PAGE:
The Music Boat Man - Airs 4 October 2006



Meet Reinier, the Music Boat Man of Amsterdam. He's an eccentric man who travels the canals of this great European city playing the barrel organ, trumpet and conch. Says Reinier, "I try to make as beautiful as possible my music." What a wonderful goal that is! Find out if he succeeds by coming along for a ride with producer Dheera Sujan of Radio Netherlands as she discovers the musical wonders of the Music Boat Man.

Movin' Out the Bricks - Airs 27 September 2006


In this documentary, producers Dan Collison and Elizabeth Meister of Long Haul Productions follow Coco and her family as she moves "out the bricks" of Stateway Gardens high-rise public housing to a private market apartment. PRX Editorial Board Member Dmae Roberts describes this story as one that's handled with "tenderness, care and professionalism. It's the small stories that can often be bigger than the headlines of the day. This is no exception." A few months ago, we aired another story by this producing pair: House of Pain. It's also about living in Chicago Public Housing. And it's definitely worth a listen.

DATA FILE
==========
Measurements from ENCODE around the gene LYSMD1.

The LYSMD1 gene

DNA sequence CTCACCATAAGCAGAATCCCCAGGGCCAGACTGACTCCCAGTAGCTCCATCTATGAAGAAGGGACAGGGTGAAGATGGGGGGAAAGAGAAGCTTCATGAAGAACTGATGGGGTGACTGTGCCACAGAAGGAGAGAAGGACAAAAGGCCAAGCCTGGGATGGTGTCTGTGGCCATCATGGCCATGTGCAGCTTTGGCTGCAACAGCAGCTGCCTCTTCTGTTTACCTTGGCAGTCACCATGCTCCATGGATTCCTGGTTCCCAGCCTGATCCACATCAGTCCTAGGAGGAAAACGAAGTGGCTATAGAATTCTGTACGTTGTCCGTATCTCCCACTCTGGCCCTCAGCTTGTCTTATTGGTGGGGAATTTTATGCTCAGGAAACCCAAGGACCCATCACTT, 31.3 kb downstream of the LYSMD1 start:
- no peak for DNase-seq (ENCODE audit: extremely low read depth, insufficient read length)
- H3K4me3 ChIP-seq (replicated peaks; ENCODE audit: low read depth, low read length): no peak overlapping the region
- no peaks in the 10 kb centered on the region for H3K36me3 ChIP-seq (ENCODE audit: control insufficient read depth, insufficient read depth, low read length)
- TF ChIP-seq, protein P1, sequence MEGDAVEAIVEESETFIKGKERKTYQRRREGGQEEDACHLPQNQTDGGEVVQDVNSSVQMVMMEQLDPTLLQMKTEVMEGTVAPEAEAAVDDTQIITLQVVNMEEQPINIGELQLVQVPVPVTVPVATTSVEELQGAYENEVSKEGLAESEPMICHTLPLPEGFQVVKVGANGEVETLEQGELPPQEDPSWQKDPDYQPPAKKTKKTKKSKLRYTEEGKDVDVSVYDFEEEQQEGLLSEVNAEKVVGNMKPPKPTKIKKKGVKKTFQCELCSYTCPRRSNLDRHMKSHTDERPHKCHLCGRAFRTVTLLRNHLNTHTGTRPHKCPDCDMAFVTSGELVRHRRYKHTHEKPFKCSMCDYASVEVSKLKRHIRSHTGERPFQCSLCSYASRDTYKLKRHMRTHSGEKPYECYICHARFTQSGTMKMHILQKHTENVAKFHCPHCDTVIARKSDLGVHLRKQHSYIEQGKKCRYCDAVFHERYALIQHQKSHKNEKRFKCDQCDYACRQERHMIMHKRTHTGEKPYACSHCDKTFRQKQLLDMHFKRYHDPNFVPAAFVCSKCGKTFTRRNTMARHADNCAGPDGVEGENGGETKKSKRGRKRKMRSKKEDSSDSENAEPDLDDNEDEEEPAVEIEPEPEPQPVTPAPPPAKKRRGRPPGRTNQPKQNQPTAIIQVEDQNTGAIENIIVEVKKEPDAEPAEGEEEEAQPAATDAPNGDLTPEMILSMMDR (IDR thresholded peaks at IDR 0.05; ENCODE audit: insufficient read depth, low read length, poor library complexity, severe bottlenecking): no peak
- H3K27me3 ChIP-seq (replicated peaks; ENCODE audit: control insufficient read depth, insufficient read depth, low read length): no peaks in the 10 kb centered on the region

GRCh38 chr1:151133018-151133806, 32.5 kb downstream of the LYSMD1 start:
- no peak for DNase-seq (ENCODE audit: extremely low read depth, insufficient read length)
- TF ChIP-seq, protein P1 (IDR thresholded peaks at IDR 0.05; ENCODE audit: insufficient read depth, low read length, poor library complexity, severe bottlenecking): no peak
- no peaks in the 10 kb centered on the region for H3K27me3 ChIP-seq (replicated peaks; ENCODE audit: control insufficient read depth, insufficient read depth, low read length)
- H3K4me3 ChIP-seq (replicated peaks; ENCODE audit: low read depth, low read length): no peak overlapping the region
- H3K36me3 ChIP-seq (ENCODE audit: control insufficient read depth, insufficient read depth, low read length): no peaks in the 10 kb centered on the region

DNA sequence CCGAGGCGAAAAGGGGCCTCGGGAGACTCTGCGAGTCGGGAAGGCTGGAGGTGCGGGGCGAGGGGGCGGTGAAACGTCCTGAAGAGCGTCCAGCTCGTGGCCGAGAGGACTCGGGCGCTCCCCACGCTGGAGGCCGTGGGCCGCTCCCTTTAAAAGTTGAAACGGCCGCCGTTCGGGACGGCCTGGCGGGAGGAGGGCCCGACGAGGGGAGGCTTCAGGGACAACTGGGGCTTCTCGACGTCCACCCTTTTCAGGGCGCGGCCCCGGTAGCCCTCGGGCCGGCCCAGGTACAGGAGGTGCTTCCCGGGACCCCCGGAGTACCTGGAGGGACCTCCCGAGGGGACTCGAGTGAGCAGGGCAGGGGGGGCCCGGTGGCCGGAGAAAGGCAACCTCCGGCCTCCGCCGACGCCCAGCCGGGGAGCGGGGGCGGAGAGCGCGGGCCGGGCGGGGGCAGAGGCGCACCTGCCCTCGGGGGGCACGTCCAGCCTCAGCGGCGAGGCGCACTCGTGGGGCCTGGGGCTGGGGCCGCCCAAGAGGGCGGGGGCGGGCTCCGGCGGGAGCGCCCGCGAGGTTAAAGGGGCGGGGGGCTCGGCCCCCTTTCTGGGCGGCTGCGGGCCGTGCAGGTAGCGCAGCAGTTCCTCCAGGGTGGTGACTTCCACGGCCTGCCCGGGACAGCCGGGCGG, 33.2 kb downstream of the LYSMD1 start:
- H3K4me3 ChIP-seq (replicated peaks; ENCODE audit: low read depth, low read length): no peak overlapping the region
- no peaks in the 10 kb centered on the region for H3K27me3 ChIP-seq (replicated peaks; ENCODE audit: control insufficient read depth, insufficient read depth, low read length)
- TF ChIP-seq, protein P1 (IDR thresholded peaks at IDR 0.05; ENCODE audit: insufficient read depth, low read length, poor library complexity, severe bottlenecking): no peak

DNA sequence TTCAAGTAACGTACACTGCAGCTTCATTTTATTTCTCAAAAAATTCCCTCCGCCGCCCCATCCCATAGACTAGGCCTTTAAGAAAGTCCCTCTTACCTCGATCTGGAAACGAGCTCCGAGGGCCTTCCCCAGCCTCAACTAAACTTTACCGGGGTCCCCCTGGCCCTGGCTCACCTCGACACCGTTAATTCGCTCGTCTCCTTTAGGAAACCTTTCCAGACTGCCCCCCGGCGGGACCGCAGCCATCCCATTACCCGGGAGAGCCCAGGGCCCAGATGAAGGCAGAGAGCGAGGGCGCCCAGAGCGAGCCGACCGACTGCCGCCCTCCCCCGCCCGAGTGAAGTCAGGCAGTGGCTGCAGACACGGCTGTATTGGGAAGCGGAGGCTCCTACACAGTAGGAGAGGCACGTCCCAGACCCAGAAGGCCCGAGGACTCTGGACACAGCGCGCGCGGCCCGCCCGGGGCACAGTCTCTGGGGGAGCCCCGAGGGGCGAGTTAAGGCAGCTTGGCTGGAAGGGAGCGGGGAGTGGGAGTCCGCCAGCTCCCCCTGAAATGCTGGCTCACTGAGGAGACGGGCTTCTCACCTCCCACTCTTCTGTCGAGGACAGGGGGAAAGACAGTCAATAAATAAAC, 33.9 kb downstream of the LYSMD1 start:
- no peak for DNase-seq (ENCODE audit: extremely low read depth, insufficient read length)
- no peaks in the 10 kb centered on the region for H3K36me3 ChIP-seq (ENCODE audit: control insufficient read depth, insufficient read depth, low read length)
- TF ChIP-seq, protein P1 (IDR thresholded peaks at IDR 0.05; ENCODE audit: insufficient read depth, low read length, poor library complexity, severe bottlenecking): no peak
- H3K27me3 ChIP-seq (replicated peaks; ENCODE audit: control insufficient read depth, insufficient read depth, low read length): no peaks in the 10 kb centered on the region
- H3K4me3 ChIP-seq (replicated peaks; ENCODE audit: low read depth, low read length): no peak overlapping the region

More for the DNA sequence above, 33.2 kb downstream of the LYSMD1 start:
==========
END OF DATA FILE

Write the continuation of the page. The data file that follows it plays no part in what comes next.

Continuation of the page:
Domestic Violence in Hmong Society: Airs 20 September 2006


Tsim Txom: Domestic Violence in Hmong Society is a story of arranged marriages. Produced by Brian Bull of Wisconsin Public Radio, this riveting documentary quotes a young bride as saying: "My mom mentioned that I'm only 13. I wouldn't know what to do, what to cook and so that they needed to teach me... Once I was married to him and told to go cook a certain meal and I didn't know, they would say, 'How come I'm such a stupid wife.'" This documentary won a regional Edward R. Murrow award for best large market radio documentary.

08 September 2006

Hip-Hop in Unusual Places - Airs 13 September 2006